Fundamentally, the procedure to inquire into a complaint against a judge of the Supreme Court is defective and not free from prejudices and bias. The Supreme Court in Addl. District & Sessions Judge ‘X’ v. High Court of M.P. speaking through Justice J.S. Khehar and Justice Arun Mishra, when they justified the constitution of a committee excluding judges of the same court, stated: “….The exclusion of judges of the same court from the investigative process, was also well thought out. In certain situations it may be true, as pointed out by the learned counsel for the petitioner, that judges of the same court being colleagues of the judge concerned, would endeavour to exculpate him from his predicament. It is not as if the position could not be otherwise. Animosity amongst colleagues is not unknown. Reasons of competitiveness, jealousy and the like are known amongst colleague judges, especially from the same High Court...”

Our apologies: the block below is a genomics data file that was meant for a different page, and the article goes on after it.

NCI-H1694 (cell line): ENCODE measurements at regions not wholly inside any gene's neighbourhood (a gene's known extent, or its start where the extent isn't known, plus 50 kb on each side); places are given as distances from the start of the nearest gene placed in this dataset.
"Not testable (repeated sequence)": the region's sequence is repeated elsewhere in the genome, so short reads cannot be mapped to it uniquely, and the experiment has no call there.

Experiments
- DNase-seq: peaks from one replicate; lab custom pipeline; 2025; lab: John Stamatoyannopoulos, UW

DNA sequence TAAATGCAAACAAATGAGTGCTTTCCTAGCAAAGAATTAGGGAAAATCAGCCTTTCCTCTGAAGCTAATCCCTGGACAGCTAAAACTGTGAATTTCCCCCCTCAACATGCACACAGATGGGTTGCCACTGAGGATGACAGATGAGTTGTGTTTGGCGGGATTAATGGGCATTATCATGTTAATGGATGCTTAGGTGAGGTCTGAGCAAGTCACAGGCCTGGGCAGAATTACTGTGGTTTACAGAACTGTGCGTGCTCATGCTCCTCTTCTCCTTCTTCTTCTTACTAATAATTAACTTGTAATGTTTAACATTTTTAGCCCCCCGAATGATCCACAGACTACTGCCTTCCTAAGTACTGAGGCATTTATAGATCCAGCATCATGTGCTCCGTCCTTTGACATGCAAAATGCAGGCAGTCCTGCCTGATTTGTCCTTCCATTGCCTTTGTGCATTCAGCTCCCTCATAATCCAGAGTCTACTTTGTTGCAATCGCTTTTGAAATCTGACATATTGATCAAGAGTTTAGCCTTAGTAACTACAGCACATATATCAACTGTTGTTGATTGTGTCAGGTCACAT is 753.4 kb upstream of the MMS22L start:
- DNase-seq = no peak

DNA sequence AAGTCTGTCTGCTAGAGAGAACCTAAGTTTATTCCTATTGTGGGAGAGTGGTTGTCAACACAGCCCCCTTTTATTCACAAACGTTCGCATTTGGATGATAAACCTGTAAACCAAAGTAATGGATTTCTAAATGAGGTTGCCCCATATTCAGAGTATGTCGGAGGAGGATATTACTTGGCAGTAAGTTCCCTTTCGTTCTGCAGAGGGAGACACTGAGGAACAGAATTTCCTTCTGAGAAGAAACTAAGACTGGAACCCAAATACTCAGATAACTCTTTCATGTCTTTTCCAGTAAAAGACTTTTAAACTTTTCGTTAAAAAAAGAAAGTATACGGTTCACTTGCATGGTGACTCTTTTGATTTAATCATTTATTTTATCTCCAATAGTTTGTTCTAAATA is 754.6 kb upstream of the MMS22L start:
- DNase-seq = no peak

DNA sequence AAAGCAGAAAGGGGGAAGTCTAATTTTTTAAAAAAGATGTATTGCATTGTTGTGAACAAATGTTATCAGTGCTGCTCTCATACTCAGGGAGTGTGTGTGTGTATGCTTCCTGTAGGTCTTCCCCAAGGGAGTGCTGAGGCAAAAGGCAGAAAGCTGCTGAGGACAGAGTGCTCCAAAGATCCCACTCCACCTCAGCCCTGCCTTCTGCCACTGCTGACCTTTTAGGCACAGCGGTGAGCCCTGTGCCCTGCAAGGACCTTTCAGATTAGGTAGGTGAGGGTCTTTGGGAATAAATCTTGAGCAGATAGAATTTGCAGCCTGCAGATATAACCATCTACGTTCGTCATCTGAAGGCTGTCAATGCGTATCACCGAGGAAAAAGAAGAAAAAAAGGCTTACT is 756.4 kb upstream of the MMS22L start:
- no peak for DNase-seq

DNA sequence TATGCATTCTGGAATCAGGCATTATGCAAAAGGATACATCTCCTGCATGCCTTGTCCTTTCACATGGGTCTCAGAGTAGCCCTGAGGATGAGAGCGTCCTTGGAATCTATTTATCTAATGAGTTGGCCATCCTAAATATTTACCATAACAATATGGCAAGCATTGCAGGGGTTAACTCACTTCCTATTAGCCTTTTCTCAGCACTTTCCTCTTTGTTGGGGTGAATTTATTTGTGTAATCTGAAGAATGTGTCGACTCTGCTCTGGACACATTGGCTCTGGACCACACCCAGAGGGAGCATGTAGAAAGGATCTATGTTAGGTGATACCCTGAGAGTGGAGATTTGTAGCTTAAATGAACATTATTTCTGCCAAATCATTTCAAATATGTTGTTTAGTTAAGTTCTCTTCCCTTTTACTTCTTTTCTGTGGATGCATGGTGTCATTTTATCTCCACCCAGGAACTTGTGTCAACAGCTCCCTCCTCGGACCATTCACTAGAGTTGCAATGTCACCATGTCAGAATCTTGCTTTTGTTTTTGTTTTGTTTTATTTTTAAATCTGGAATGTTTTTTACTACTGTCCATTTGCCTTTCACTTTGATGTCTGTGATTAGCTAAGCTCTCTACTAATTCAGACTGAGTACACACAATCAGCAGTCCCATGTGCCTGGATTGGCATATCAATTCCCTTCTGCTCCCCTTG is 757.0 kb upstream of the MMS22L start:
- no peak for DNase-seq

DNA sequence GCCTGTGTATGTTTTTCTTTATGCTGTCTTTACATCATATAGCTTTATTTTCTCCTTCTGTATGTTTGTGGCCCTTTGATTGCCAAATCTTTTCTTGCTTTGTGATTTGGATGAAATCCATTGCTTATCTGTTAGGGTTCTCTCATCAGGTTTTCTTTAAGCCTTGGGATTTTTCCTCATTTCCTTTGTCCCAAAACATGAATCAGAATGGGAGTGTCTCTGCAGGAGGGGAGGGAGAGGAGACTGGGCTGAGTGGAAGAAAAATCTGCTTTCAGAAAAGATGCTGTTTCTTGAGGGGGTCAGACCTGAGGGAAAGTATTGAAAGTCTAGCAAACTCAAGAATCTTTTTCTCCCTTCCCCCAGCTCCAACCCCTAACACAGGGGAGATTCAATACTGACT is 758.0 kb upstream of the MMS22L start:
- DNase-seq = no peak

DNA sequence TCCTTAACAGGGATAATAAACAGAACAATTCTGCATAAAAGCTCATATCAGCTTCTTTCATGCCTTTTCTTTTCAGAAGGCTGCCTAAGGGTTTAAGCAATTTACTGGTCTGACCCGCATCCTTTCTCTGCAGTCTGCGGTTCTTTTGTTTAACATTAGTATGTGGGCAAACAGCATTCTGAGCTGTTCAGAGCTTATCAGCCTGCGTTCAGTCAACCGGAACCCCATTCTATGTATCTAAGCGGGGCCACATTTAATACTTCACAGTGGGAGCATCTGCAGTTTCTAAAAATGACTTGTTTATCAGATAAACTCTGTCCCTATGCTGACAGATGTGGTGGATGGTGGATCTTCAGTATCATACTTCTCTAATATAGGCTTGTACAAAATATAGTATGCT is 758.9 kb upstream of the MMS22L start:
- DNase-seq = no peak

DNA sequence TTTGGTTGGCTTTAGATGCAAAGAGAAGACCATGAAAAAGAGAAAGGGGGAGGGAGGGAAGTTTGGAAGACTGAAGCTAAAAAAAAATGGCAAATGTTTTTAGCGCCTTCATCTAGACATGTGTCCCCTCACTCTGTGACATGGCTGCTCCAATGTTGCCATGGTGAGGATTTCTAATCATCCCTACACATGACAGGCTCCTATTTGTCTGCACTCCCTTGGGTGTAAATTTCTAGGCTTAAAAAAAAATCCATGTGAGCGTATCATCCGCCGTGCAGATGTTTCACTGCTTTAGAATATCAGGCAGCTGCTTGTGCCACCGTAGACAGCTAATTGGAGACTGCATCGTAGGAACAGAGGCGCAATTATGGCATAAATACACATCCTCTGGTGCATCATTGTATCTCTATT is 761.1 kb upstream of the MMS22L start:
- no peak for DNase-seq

While declining to go into the contention of the petitioner that inquiry by the two-judge committee constituted by the Chief Justice of the High Court cannot be expected to arrive at a fair conclusion, the Justices yet went ahead and responded for it being ‘just and proper’ and ‘for future reference’.